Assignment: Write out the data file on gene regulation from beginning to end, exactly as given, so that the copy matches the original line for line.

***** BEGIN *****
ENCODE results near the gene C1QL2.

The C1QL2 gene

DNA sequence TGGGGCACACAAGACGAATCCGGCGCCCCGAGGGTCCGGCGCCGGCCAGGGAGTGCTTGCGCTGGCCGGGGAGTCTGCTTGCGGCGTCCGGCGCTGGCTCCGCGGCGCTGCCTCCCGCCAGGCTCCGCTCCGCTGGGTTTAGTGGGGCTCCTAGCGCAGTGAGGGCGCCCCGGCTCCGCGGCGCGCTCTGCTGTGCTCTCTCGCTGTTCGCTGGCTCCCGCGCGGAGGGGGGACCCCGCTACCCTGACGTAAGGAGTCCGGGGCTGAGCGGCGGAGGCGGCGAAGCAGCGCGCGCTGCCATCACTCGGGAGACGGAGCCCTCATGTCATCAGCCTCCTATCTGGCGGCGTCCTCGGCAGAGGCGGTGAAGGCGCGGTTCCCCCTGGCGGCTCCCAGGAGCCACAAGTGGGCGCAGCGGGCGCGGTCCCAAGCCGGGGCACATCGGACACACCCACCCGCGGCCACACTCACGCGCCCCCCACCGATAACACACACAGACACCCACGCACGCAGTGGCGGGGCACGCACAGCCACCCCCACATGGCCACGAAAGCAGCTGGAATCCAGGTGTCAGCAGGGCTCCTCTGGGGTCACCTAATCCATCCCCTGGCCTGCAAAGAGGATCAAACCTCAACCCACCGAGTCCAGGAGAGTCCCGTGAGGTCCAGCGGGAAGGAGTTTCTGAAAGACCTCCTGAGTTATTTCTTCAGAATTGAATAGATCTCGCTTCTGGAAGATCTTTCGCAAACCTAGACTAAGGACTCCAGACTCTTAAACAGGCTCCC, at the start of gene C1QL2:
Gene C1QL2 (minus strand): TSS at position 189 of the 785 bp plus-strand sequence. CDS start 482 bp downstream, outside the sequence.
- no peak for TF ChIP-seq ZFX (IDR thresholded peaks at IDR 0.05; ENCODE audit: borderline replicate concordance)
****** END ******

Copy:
ENCODE results near the gene C1QL2.

The C1QL2 gene

DNA sequence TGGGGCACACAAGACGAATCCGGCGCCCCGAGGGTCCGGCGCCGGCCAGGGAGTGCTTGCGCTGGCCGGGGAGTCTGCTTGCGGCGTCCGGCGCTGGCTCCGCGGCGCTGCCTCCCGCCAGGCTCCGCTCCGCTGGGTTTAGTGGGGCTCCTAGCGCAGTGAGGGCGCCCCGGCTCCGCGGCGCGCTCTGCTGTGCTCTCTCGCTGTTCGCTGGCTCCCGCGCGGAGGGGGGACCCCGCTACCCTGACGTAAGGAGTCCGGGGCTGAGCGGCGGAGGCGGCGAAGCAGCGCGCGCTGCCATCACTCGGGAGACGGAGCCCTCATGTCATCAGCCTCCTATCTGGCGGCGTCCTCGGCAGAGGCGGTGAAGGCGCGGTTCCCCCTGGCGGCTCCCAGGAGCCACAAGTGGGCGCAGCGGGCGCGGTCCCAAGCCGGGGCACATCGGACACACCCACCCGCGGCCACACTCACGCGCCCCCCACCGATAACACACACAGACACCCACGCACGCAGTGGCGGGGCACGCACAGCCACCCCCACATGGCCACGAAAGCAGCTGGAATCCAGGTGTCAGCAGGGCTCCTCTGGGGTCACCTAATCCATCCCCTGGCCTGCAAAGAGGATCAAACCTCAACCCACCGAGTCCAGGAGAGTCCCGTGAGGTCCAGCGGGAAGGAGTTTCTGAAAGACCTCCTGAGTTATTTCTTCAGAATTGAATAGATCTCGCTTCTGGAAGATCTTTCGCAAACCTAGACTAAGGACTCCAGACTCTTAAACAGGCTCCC, at the start of gene C1QL2:
Gene C1QL2 (minus strand): TSS at position 189 of the 785 bp plus-strand sequence. CDS start 482 bp downstream, outside the sequence.
- no peak for TF ChIP-seq ZFX (IDR thresholded peaks at IDR 0.05; ENCODE audit: borderline replicate concordance)